The Copywriter's Crucible

Surviving the Vagaries of the Freelance Life

Should copywriters offer “sales” or “discounts” every now and then?

Posted by rachelwriter on October 20, 2009

Photo Courtesy: Flickr/quinn.anya

Perhaps it’s the state of the economy, or perhaps it’s just in the blood of small business owners in general, but… I’m starting to wonder if the only thing small companies care about is getting the job done as cheaply as possible. 

Small and solo biz prospects regularly approach me with the demand for a “very reasonable price” (read: cheap), “some kind of special deal” (read: very cheap), or a “significant discount” (read: very, very cheap). You know—because they’ve shaken my hand at a networking event once before and, therefore, feel entitled to a Friend and Family Discount or something. 

This got me wondering: should freelance copywriters offer special deals or discounts to their clients?  And, if so, when and how? 

For a short while, I offered a 10% discount to new clients on their first project, but, after crunching the numbers, I realized that I was actually losing money.  And to make matters worse, some PITA (pain-in-the-ass) clients got too used to the idea of getting 10% off, so they demanded it on every subsequent project—even though I explained to them that it was a one-time offer, only.

Then I started thinking about it some more.  Other professionals who offer professional services and charge professional rates offer their clients reduced rates on occasion.

My husband, for example, who’s a corporate attorney at large law firm, told me that even lawyers—yes, the ones who charge hundreds and hundreds and hundreds and hundreds of dollars per hour for their workgive discounted rates to select clients from time to time.  (Granted, the discount may only be something like 1.5%, but it’s still a discount!)

My CPA, for another example, charges $100/hour.  Yet, even she offers $20 coupons to her clients whenever they refer a new client to her.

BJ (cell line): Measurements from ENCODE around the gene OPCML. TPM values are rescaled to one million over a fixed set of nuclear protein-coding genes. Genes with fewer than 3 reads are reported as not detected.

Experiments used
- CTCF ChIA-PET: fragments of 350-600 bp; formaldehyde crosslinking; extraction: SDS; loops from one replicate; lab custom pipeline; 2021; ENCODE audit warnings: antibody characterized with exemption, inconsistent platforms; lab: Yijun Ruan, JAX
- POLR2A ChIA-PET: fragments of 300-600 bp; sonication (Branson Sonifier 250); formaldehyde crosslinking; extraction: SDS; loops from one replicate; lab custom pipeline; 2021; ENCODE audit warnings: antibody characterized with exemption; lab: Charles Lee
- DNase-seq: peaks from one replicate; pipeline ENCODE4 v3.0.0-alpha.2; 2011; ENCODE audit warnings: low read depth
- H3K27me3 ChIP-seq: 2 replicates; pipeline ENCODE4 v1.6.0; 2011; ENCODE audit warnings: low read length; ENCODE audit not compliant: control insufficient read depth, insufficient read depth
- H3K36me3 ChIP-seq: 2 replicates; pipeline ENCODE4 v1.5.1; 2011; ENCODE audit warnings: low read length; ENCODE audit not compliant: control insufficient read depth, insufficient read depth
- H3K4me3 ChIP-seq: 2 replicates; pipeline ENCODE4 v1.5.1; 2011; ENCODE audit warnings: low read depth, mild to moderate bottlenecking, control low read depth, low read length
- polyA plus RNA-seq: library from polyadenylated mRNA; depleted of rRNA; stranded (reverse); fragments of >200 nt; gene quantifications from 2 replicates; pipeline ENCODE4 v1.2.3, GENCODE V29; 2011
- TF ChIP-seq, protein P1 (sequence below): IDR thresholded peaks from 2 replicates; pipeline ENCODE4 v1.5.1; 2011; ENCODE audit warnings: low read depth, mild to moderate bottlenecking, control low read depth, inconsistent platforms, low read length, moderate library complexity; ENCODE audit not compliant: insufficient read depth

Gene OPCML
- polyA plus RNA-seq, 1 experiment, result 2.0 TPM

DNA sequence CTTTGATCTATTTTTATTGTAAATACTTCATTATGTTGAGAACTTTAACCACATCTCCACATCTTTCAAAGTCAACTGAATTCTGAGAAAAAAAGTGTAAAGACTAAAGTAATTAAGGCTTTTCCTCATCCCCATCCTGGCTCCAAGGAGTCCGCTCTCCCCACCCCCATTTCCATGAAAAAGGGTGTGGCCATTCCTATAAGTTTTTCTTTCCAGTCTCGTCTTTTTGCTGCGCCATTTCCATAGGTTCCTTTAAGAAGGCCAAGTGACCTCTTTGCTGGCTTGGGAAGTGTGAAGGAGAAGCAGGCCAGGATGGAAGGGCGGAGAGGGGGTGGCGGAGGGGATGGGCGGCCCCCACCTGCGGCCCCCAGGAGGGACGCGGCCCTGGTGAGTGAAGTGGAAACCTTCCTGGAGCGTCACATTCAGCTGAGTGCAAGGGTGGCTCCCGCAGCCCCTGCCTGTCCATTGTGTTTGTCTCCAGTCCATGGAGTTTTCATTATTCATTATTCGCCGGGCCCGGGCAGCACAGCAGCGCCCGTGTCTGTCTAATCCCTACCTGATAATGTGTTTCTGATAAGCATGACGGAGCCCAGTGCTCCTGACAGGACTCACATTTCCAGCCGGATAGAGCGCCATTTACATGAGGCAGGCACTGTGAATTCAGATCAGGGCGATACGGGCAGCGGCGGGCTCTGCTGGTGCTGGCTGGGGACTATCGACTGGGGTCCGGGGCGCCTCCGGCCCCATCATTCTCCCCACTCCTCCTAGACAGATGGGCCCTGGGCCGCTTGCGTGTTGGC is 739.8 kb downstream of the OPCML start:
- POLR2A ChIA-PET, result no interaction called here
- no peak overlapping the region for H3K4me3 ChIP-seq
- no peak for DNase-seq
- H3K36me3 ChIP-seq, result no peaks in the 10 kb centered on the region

And then there’s my mechanic (a swell guy, really).  He once charged me all of $0.00 to find and fix a problem that had been puzzling us both for weeks.  You can bet your bottom dollar that I’ve kept going back to him for whatever service my car needs.  His kindness cemented my feet in the repeat customer club.

So, I wonder: if all of these professionals offer special discounts and rates to their clients from time to time, would it be worth my while to do the same for mine?  And if so, why?  And how?  Or, would that be setting up a bad precedent and lead to the further devaluation of a copywriter’s skills?

I’d love to hear input from both writers and non-writers.  Please share your thoughts below!


23 Responses to “Should copywriters offer “sales” or “discounts” every now and then?”

  1. Jacqui Chew said

    I don’t believe in giving discounts for the sake of giving one; especially to new clients. Giving new clients a discount creates an expectation of future discounts. It also devalues your service. However, giving an existing client a price break or even a free round of edits for a referral is perceived differently by the client and has a different connotation. Doing so rewards your client for the referral and is less likely to devalue your service.

    • Jacqui: Thanks for your feedback. I think you make some excellent points–particularly about a client’s expectation of future discounts after having received a “freebie” one up front (I’ve had that experience before!). And, yes, whether discounts or special rates undervalue my service is a question I often ask myself–and wrestle with. It’s good to get the perspective of another creative freelance professional!

  2. Dawn said

    I work with primarily smaller clients and I understand how stressful things are financially right now for small businesses. That said, I, too, am trying to make a living and I have extensive training and experience in my field. I feel I have set my fees at a reasonable rate (a bargain really in this city).

    I do have a special rate that I offer to non-profits (half my regular rate) and I do offer a discount for multiple projects. In this economy, it might not be a bad idea to offer a discount to attract new clients, but you need to set the expectations clearly that this is a one-time offer. You also have to be prepared for the client to walk away and seek a new, perhaps less experienced, and less expensive writer if they don’t want to or can’t afford to pay the rate you’re asking.